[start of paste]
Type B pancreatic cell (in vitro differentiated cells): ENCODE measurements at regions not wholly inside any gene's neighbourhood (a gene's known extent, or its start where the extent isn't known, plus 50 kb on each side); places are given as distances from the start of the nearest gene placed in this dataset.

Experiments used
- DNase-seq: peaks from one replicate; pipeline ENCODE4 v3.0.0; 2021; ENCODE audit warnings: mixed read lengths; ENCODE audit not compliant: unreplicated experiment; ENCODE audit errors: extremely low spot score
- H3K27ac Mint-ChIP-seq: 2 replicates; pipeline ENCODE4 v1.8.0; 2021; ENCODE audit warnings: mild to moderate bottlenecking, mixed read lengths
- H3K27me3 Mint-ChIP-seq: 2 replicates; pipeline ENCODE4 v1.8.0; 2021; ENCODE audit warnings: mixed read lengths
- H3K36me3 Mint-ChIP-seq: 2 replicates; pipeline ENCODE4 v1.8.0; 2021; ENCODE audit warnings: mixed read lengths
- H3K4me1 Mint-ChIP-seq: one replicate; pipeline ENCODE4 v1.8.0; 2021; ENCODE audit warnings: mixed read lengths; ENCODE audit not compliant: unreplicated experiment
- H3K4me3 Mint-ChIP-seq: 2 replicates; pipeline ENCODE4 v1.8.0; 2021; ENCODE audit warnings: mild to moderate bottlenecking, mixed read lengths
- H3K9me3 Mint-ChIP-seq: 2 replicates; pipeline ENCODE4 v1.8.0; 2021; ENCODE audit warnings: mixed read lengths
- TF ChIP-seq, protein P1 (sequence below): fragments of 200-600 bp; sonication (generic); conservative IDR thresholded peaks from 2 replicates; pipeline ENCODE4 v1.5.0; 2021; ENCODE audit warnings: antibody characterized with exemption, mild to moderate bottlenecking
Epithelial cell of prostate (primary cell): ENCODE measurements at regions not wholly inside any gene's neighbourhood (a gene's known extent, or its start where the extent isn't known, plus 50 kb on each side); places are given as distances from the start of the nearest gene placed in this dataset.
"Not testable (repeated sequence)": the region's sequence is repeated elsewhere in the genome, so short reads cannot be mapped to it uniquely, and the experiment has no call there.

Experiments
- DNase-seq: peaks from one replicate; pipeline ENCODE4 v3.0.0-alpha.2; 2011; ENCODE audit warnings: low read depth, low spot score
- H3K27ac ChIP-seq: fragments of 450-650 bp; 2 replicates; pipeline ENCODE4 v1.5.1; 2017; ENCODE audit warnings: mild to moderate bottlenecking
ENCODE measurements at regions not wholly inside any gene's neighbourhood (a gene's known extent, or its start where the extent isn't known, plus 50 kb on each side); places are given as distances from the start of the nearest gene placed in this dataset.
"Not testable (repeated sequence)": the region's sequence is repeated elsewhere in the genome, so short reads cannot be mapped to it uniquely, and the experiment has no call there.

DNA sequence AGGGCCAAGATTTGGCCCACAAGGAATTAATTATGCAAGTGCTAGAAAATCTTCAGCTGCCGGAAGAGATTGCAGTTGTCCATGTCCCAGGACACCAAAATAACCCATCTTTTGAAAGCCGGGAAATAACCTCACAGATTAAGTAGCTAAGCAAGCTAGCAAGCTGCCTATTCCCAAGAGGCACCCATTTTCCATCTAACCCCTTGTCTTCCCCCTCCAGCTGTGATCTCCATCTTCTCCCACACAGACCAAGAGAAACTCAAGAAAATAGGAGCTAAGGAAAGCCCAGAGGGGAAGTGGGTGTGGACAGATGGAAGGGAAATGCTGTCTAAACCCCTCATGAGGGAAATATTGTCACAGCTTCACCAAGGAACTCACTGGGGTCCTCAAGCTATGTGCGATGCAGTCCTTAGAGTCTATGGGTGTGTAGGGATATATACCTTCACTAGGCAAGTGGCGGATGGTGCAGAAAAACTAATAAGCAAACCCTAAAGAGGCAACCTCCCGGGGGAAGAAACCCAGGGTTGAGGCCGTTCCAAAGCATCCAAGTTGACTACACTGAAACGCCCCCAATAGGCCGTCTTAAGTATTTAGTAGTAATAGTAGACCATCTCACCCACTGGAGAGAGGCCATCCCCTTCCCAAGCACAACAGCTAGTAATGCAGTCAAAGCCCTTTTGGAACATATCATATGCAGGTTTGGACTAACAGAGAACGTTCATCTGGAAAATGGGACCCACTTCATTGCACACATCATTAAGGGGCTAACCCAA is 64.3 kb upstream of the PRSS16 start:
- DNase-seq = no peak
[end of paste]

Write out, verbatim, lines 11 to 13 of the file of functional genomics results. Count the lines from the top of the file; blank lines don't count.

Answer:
Epithelial cell of prostate (primary cell): ENCODE measurements at regions not wholly inside any gene's neighbourhood (a gene's known extent, or its start where the extent isn't known, plus 50 kb on each side); places are given as distances from the start of the nearest gene placed in this dataset.
"Not testable (repeated sequence)": the region's sequence is repeated elsewhere in the genome, so short reads cannot be mapped to it uniquely, and the experiment has no call there.

Experiments